Begin ramp up 15.0 0.488 0.0 31.0 1.008 0.0
M1 and M2 at 37.3 1.127 26.1 53.3 1.647 26.1
entrance speed
In-track sensor 66.6 2.090 94.9 66.7 2.090 57.8
detection
Begin ramp-down 69.1 2.173 100.9 85.2 2.697 101.1
Skew correction 80.2 2.539 127.0 96.3 3.063 127.3
complete
Begin ramp-up 105.2 2.539 127.0 134.9 3.063 127.3
M1 and M2 at 117.6 2.647 134.7 147.3 3.167 134.7
web speed
3rd rollers 127.9 2.827 147.6 157.6 3.348 147.6
engage sheet
1st and 2nd rollers 144.4 3.117 168.3 174.1 3.637 168.3
release sheet
Begin cross-track 160.9 3.405 188.9 190.6 3.925 188.9
Cross-track complete 210.9 4.280 251.4 211.5 4.283 214.4
Touchdown to web 227.5 4.571 272.2 227.5 4.571 235.0
Third rollers 281.8 5.520 340.0 312.0 6.040 340.0
release paper
M1 and M2 at 303.0 5.892 360.0 333.2 6.412 360.0
home position

The 20-millisecond period 310 b of time available for cross-track alignment according to the first modified velocity profile may not be sufficient to allow for correction of a large cross-track misalignment. It is therefore desirable to provide a larger period of time for cross-track alignment when registering long sheets. According to another preferred embodiment of the present invention, a second modified velocity profile for registering 18-inch receiver sheets is provided, which allows for a longer period of time for cross-track alignment. This second modified velocity profile is discussed with reference to FIG. 10.

In this second modified velocity profile, the lead edge of the 18-inch receiver sheet is detected by the nip sensors 160 a, 160 b at time B. This time B is the same as the time B in both the normal velocity profile (FIG. 8) and the first modified velocity profile (FIG. 9). As in the first modified profile, the drive rollers 112, 122 are maintained in their home positions for an incremental period of time before ramp-up is initiated at time C3. The incremental period of time may be, for example, approximately 16 milliseconds. Accordingly, the 18-inch sheet, which is being driven by the upstream nips, travels an incremental distance, relative to that traveled according to the normal profile, before it is engaged by the peripheral segments 112 a, 122 a of the first and second drive rollers 112, 122. As described above, the incremental distance must be sufficient to allow the upstream nips to release the trailing edge of the 18-inch sheet before the sheet is ramped down for skew correction. For example, the incremental distance may be approximately 0.520 inches. As in the first modified velocity profile, the ramp-down is not initiated immediately after the lead edge of the 18-inch sheet is detected by the in-track sensors 162 a, 162 b at time D3a. Instead, the ramp-down is initiated at time D3b, which occurs an incremental period of time after in-track detection. This incremental period of time is preferably the same as the period of incremental time before ramp-up at time C2. Again, for example, this period of time may be approximately 16 milliseconds. At time E3, the 18-inch sheet is brought to a stop. Any skew in the sheet has been corrected. However, as in the first modified profile, the lead edge of the 18-inch sheet is positioned an incremental distance beyond the predetermined optimal stopping position. Again, for example, this incremental distance may be approximately 0.520 inches.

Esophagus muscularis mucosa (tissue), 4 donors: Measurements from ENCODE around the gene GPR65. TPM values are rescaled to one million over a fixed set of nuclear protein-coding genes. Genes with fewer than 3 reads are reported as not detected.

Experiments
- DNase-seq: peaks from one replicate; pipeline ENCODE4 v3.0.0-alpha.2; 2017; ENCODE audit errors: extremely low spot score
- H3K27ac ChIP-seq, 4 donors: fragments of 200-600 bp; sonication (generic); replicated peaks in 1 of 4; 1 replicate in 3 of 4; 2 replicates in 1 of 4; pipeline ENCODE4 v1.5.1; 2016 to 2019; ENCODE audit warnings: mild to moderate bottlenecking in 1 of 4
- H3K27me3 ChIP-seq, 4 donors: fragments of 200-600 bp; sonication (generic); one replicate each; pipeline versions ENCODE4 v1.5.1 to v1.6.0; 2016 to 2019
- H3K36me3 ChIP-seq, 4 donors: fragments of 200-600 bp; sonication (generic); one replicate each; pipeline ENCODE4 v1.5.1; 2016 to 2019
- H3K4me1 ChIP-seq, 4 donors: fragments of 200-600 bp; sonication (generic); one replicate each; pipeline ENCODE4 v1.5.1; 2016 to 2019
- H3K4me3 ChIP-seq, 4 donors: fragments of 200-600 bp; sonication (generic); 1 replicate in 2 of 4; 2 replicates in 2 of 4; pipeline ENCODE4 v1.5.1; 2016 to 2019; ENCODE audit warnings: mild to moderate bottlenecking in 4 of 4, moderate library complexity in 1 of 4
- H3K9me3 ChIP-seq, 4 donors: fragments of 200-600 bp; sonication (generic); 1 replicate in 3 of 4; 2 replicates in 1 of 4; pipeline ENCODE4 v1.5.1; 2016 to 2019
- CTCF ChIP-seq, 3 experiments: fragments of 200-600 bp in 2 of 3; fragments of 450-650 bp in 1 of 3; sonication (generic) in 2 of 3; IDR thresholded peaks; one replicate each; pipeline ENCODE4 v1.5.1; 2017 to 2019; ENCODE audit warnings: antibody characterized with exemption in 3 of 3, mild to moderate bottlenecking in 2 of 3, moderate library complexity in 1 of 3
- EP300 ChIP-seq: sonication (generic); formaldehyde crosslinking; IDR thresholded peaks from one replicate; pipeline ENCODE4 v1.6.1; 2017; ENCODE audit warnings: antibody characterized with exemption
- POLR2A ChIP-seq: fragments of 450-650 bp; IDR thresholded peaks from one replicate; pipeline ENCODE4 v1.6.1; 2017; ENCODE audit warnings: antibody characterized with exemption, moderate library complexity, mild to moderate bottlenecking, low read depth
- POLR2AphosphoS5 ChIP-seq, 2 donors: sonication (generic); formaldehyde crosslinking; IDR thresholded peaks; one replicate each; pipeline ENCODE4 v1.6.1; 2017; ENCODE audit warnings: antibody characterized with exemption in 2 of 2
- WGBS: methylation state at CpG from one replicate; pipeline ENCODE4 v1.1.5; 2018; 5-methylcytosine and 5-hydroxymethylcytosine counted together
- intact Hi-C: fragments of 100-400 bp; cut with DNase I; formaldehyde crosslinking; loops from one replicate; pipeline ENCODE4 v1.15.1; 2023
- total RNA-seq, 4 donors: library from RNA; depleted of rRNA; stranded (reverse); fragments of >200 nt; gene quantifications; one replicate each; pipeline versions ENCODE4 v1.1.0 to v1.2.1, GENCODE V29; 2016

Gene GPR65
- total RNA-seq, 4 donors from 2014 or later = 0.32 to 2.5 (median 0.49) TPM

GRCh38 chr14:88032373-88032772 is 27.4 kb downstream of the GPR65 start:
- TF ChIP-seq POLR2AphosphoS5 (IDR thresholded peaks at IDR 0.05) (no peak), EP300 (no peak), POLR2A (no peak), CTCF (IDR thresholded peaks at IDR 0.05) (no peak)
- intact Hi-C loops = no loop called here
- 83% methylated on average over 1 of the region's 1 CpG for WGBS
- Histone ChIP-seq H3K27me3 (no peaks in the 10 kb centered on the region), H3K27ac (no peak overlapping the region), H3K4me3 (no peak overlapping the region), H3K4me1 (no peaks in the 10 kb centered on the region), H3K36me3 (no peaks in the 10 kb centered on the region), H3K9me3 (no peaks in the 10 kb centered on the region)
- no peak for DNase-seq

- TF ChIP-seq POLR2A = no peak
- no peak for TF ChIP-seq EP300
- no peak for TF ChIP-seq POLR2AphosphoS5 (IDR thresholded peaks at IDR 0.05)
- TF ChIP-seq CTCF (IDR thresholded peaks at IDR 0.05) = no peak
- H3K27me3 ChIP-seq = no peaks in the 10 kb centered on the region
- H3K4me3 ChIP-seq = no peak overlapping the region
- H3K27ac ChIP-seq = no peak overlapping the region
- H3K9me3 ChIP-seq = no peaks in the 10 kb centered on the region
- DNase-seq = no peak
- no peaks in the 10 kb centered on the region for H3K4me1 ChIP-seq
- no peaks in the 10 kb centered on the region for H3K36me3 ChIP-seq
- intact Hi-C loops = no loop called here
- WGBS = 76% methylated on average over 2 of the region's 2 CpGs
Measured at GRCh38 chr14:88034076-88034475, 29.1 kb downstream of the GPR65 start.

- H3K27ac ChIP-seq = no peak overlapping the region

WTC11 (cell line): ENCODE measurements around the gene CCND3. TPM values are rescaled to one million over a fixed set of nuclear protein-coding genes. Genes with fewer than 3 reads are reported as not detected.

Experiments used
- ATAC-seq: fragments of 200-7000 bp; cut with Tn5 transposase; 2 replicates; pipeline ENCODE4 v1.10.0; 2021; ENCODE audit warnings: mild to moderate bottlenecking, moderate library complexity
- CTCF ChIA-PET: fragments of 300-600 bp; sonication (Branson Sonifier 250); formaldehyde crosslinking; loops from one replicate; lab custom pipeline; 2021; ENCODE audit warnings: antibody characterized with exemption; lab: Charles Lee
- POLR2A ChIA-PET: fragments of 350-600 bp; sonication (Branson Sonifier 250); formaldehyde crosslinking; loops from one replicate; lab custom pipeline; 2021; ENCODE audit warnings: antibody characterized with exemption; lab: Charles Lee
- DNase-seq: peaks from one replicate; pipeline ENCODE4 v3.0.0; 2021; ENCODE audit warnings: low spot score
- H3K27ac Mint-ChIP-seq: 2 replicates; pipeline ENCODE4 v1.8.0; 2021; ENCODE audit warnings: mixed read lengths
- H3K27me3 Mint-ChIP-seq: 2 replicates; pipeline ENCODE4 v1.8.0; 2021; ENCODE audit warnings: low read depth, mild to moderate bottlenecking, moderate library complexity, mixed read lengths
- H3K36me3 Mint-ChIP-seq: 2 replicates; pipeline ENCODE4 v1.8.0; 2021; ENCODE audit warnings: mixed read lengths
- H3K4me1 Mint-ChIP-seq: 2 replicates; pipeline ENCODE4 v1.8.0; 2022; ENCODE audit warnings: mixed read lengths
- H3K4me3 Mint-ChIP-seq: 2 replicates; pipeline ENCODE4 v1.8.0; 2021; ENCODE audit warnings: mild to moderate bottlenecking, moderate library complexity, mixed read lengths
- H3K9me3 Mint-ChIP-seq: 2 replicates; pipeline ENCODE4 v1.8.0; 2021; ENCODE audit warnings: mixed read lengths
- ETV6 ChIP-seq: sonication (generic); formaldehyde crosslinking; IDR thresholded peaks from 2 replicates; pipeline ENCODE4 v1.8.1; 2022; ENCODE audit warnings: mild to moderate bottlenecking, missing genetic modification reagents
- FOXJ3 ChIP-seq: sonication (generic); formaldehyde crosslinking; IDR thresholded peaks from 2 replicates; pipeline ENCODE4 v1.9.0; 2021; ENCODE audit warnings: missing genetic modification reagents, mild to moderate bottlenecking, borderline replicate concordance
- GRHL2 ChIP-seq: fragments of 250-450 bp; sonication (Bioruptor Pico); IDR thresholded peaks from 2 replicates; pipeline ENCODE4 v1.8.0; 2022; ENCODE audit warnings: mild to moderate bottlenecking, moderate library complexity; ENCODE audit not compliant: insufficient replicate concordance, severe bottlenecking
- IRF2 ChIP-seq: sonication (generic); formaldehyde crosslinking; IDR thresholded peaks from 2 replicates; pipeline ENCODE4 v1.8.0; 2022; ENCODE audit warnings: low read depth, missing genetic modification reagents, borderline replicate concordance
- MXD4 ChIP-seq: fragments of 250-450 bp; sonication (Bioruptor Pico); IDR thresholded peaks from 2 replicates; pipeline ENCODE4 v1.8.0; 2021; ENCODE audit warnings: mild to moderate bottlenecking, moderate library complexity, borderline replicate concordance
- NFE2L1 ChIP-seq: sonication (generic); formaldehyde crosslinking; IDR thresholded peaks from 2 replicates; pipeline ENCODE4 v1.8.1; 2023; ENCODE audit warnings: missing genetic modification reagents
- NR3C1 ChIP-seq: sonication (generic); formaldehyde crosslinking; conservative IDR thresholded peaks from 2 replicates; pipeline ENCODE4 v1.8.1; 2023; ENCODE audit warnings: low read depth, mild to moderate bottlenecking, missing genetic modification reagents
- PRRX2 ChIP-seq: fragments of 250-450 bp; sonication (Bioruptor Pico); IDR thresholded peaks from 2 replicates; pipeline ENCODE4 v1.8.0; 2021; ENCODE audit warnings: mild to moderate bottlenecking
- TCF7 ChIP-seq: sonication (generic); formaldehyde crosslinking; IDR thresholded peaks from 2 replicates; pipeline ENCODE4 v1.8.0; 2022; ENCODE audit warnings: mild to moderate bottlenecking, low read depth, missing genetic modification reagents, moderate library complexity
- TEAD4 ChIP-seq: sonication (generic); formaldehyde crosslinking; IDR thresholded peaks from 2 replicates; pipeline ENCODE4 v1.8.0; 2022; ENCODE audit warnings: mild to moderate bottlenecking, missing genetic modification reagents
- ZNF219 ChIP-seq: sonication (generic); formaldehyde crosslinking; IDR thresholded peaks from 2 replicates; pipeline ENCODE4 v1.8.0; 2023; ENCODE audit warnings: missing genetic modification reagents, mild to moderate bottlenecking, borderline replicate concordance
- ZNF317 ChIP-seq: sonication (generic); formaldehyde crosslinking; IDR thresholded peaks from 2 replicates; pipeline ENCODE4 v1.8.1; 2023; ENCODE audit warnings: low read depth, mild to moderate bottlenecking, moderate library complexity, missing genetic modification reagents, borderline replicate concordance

At time F3, the 18-inch sheet is ramped up to a pre-cross-track speed 230. The pre-cross-track speed 230 is selected to be higher than the web speed 220, but lower than the entrance speed 210. For instance, the pre-cross-track speed 230 may be approximately 21.9 inches/second. The 18-inch sheet is maintained at this relatively high pre-cross-track speed for a period of time sufficient to allow the third peripheral segments 132 a to engage the sheet at time H3, and to allow the first and second peripheral segments 112 a, 122 a to release the sheet at time J3. This accomplishes two things. First, because the first and second peripheral segments 112 a, 122 a have released the sheet, the sheet is in the sole control of the third peripheral segments 132 a, and is ready for cross-track registration. Second, travel at the relatively high pre-cross-track speed causes the sheet to move even further ahead of schedule in terms of downstream position. This essentially gains time for the next phase of this profile, in which the sheet is advanced at a relatively low speed for a period of time during which cross-rack alignment may be performed. Accordingly, at time K3, the receiver sheet is ramped down to a low speed 240. This low speed 240 is preferably chosen to be somewhat lower than web speed. For instance, this speed 240 may be approximately 8.75 inches/second. Shortly after achieving this low speed 240 at time L3, cross-track registration begins at time N3. Cross-track registration is completed before time U3. At time Q3, before the end of the period 310 c of time during which cross-track registration is performed, the receiver sheet is ramped up to web speed 220. After achieving web speed 220, the 18-inch sheet touches down on the moving web W at the proper time Z.

Because the 18-inch sheet travels at a relatively low speed 240 during most of the cross-track registration period 310 c, this period 310 c can be longer than the period 310 b of time allowed for cross-track registration according to the first modified velocity profile (FIG. 9). For example, the period 310 c of time available for cross-track alignment according to this second modified velocity profile may be approximately 40 milliseconds. This allows for a wider range of cross-track alignment than is available in the first modified velocity profile.